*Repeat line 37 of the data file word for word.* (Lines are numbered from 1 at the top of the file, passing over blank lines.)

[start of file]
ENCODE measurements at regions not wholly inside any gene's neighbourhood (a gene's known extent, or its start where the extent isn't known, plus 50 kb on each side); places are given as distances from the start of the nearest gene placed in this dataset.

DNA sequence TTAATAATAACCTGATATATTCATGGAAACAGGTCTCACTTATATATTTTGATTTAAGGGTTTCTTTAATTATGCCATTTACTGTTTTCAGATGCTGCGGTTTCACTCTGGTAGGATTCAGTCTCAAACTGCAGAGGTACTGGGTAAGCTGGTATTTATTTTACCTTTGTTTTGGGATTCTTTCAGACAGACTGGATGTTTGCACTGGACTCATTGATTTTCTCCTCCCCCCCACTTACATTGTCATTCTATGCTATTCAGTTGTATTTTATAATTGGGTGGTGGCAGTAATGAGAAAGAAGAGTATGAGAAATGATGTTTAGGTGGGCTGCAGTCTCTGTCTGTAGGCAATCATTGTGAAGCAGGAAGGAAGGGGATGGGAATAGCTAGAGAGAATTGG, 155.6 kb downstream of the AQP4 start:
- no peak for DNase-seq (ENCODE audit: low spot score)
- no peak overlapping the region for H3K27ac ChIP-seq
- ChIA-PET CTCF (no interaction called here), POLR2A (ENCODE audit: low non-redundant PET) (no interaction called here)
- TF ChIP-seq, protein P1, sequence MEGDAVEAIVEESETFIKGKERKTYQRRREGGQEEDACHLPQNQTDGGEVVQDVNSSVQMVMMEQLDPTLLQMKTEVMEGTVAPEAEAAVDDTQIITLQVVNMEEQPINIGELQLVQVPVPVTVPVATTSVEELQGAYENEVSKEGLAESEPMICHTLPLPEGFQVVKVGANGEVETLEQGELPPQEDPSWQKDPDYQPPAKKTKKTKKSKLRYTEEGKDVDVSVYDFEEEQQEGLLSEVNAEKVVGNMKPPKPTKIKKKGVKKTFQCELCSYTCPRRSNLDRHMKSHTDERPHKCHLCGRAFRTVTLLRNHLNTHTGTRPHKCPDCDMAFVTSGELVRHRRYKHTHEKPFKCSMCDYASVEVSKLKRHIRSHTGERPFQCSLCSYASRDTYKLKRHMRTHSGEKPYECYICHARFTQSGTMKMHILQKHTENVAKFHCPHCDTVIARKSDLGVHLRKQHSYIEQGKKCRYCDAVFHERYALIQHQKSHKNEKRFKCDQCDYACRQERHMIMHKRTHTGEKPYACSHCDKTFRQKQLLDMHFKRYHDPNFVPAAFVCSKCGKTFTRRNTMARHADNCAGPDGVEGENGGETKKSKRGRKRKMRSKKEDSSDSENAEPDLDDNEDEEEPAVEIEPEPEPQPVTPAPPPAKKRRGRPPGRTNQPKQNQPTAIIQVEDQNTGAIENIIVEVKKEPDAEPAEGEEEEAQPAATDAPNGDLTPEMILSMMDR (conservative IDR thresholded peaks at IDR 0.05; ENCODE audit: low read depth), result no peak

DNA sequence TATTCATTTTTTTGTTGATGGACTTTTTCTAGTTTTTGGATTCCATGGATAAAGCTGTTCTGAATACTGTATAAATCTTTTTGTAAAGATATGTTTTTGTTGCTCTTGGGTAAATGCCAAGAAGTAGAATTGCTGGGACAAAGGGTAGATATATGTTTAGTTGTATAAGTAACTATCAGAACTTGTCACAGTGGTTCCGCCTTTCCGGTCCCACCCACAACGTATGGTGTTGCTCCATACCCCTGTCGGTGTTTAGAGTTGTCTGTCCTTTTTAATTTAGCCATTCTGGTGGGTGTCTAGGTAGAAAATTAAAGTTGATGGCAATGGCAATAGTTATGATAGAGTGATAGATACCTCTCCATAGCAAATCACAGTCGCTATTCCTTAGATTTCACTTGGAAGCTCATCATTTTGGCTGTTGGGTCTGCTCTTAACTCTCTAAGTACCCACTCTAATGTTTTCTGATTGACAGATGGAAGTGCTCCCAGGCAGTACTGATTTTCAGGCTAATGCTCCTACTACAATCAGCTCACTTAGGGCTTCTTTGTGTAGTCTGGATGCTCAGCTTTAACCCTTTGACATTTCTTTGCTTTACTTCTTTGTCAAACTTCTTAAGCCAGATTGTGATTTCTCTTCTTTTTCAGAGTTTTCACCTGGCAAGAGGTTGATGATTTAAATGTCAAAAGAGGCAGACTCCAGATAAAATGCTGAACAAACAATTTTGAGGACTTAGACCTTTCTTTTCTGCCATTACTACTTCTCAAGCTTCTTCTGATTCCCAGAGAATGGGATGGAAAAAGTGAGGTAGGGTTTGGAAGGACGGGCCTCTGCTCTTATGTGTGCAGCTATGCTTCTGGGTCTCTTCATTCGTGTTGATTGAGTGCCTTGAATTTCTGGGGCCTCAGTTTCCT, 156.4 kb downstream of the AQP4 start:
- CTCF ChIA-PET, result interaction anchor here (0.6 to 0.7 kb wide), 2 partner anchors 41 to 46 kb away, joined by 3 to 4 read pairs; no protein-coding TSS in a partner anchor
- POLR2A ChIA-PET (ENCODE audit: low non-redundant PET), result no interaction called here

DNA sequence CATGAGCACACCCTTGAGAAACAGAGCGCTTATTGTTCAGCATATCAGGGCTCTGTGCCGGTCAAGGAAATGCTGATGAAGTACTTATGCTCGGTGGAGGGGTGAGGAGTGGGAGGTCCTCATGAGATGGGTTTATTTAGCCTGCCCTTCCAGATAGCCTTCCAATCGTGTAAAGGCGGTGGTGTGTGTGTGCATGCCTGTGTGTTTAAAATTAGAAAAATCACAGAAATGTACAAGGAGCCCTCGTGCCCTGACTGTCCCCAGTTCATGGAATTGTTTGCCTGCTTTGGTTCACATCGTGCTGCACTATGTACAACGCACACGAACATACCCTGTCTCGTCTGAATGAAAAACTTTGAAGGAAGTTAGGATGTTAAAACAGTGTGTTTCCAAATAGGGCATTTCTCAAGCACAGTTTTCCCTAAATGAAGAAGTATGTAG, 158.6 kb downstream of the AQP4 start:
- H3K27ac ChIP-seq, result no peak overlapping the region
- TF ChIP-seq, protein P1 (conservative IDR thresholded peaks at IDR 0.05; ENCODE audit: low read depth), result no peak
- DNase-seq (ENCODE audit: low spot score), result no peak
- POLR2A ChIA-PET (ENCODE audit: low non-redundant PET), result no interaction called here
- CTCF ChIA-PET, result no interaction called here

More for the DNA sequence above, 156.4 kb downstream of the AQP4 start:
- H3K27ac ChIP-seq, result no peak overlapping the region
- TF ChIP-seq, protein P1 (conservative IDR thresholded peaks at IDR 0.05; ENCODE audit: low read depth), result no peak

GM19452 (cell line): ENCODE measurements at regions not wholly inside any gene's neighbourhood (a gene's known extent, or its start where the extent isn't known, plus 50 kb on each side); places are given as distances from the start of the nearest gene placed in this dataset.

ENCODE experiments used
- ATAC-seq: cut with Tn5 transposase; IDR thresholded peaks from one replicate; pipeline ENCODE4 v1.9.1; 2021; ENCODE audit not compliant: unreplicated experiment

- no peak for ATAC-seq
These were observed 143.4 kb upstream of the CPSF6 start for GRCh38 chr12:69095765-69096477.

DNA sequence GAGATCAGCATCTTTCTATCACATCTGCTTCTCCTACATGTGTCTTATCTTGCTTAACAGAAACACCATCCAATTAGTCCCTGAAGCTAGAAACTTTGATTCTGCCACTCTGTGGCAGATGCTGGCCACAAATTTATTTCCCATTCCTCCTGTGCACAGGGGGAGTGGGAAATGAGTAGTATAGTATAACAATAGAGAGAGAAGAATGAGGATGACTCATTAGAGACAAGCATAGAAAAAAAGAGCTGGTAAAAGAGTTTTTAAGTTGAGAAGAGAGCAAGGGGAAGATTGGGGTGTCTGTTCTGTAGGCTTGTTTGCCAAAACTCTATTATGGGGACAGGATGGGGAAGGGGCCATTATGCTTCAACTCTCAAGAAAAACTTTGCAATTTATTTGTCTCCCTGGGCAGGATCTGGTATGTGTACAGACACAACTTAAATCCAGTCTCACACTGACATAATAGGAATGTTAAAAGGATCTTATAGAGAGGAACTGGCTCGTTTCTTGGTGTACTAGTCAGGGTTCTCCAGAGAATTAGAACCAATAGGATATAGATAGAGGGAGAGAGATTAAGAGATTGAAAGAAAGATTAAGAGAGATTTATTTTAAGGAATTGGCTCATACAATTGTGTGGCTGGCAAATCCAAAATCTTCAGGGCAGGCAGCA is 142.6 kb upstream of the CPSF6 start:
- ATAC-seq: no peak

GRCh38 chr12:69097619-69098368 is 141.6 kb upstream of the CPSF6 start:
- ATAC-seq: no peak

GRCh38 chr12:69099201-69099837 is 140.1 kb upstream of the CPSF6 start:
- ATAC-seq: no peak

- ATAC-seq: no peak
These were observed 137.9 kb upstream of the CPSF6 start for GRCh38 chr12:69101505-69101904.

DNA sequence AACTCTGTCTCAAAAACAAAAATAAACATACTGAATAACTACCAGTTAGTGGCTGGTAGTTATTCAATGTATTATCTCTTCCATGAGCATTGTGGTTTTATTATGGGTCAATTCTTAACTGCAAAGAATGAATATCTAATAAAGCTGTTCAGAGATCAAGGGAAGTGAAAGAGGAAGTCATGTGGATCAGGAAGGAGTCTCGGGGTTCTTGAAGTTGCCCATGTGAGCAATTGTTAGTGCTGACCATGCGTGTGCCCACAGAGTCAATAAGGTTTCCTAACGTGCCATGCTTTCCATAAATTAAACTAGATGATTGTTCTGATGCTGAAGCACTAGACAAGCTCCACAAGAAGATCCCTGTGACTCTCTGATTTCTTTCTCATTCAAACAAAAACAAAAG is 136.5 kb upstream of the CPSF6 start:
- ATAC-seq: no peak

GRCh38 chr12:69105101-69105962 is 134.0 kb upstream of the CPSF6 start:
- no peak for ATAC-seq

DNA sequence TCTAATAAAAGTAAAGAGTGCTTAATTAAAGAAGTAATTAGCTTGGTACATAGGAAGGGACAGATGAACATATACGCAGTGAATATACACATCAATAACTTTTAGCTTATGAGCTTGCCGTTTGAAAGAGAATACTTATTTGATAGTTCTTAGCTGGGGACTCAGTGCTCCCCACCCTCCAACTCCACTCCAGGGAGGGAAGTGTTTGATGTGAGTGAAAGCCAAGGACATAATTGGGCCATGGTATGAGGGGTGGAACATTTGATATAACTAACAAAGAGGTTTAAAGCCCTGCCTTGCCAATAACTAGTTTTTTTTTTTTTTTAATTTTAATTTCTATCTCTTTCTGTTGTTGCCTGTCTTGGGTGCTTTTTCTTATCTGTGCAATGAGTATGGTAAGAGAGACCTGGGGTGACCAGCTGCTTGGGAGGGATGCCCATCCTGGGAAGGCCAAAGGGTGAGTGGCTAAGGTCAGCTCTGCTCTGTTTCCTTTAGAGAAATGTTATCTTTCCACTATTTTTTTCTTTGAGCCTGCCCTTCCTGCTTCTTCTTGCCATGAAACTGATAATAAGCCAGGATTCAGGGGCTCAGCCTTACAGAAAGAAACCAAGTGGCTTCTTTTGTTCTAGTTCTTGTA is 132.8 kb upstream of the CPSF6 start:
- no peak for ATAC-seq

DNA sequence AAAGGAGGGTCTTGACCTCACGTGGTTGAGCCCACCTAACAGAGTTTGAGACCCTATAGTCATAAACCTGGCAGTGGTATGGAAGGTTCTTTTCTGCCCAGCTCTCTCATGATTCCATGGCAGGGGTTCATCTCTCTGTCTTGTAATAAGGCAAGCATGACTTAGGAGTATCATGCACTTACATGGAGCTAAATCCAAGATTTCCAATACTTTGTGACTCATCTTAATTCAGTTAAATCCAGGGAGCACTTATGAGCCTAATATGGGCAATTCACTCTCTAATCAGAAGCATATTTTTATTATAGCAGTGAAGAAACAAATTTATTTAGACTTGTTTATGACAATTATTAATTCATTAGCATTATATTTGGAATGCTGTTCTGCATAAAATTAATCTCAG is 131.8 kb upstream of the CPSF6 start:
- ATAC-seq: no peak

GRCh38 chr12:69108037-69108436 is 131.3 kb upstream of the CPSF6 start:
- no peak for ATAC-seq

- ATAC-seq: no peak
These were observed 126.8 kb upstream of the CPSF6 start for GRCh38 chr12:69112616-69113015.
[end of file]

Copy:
- no peak for ATAC-seq